Does SOA Need to

 
 
By Renee Boucher Ferguson  |  Posted 2006-09-19 Print this article Print
 
 
 
 
 
 
 


be Dumbed Down?"> So there are probably 4,000 leftovers. But the market has bought [the technology]. The only question left is, when do I move? Not am I going to move? And the 4,000 are buying now at a rate of about 1,500 a year, so were looking at within two years pretty much most of these customers are going to have the right to mySAP ERP.

When I talked to users at TechEd about upgrading, every single one of them said they were upgrading because they have to. Do you agree with the perceptions that users are being forced to upgrade?
No. Lets be really accurate about it. We have a strategy that weve documented and shared and everyone knows about it: 5-1-2. It doesnt mean that after 1 and 2 are over, we stop supporting. We support forever.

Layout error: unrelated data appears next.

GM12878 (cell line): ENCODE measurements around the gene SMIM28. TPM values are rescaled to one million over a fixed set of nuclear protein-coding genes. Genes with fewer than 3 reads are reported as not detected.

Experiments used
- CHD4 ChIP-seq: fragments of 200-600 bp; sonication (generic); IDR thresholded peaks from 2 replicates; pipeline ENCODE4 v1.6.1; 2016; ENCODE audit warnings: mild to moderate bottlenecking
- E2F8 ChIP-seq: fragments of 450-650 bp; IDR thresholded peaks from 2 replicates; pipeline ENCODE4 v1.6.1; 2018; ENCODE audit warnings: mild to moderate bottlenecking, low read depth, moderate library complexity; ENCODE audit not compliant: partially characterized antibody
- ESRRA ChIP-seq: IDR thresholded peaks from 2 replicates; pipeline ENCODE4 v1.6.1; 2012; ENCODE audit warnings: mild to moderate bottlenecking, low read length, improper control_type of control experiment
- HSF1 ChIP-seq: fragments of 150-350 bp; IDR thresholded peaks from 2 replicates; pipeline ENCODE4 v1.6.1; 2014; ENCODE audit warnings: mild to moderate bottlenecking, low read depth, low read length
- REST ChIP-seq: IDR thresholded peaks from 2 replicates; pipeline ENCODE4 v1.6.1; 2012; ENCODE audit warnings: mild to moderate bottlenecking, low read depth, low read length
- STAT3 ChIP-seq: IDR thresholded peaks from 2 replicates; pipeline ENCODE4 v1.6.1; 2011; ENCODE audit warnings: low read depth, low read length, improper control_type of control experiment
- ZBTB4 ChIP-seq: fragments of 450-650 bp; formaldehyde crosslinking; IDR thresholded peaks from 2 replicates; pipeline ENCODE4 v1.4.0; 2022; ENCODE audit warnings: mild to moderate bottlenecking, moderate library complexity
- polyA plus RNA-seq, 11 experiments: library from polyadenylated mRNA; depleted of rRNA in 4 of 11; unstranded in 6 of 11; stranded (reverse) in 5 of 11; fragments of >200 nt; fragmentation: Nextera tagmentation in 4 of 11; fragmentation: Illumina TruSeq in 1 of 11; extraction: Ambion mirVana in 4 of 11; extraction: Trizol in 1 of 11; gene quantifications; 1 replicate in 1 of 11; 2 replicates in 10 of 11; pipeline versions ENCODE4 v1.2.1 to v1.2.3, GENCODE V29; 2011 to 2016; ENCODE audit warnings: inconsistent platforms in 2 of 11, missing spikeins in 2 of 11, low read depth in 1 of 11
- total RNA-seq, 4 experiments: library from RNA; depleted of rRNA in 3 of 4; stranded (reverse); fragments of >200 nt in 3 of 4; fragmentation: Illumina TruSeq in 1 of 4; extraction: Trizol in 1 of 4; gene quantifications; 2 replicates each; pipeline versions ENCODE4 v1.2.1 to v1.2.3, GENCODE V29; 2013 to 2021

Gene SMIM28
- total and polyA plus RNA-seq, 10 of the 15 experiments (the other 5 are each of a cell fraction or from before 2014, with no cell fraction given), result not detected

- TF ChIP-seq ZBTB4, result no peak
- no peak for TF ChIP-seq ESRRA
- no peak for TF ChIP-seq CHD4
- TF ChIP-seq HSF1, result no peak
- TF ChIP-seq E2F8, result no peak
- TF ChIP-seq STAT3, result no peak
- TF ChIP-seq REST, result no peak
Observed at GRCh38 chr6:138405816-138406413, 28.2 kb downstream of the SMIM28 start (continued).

Is there any possibility that SOA is a fad? Its here to stay. Thats like saying the Internet is a fad. I thought your key note was, in a sense, dumbed down a bit from previous keynotes discussing customers blue print SOA. Do you think that is necessary to get the message across? Yes. To me, when were able to dumb it down were successful. When you just start with something you still dont get all of it; you dont get all of its meaning. You havent tried the words yet. You havent tried the message. You dont see what customers do. They really tell us what were doing. So when you see us with a very complicated message, were just starting to play around with a concept. How does SAP differentiate from the pack with its SOA message going forward? The differentiation will not happen at the level of conceptual discussion. It will happen at the level of execution. And it will happen at the level of adoption. We all say the same thing: SOA is the way to go. Thats great news. The fact that were not arguing about that tells me that weve dumbed it down to a level that we all agree on. What were saying is a bit different. Oracle is going to start asking: Do you want functionality, or do you want SOA? You cant take their existing functionality and make that SOA. Youve got the three big ones—Oracle, PeopleSoft and Siebel. Two of them are somewhat close in the way theyve been constructed. Theyre sort of Roman languages, but theyre different Roman languages—you cant go from one to the other. So theyre going to go to one of them: E-Business Suite. SAP promises stable road map for MySAP ERP. Click here to read more. The problem is Siebel was built as an application written into the client, not on the server. You cant service enable a client application, it just doesnt happen. [Theyre] going to have to rewrite it from scratch. To rewrite Siebel from scratch, you dont do it in a year because otherwise the people at Siebel have been really, really stupid. So to get a service-oriented CRM youre going to get a dumbed-down, rewritten something from scratch. The same thing, by the way, will happen with PeopleSoft because even though they tell you everything was written in Java, the code was written in PL SQL. Take all that and youre going to get a SOA story that contradicts the functionality story. We have all the functionality, all service enabled. Our number is 05, not 08 maybe. And were not half way there; were next gening. And Microsoft? Microsoft is very close to what Oracle has. Dynamics is a brand, but Axapta, Navision, Great Plains, again different companies, different dictionaries. Some of them are Danish, some are in Fargo. I dont know if you know, by the way, that Doug [Burgum, head of Microsoft Business Applications] is gone today. What do you think of Satya Nadalla [Burgums replacement]? Hes an R&D guy, one level up. It wasnt our R&D guy that was the visionary in the group, he was developing. The almost guru-like level that Doug played in that ecosystem, looking at midmarket and looking at all the ecosystem [with MBS], I would be very nervous. Its not that they picked up a great executive and plugged him in there. They grew up a guy who is head of development. Im questioning that whole thing. But thats their life. What Im trying to put in perspective is were rolling. When this game is played if you get 10,000-plus ERP implementations with thousands of services on them, with hundreds of thousands of ISVs with solutions around them—it doesnt matter what they ship. Check out eWEEK.coms for the latest news, reviews and analysis about productivity and business solutions.


 
 
 
 
 
 
 
 
 
 
 

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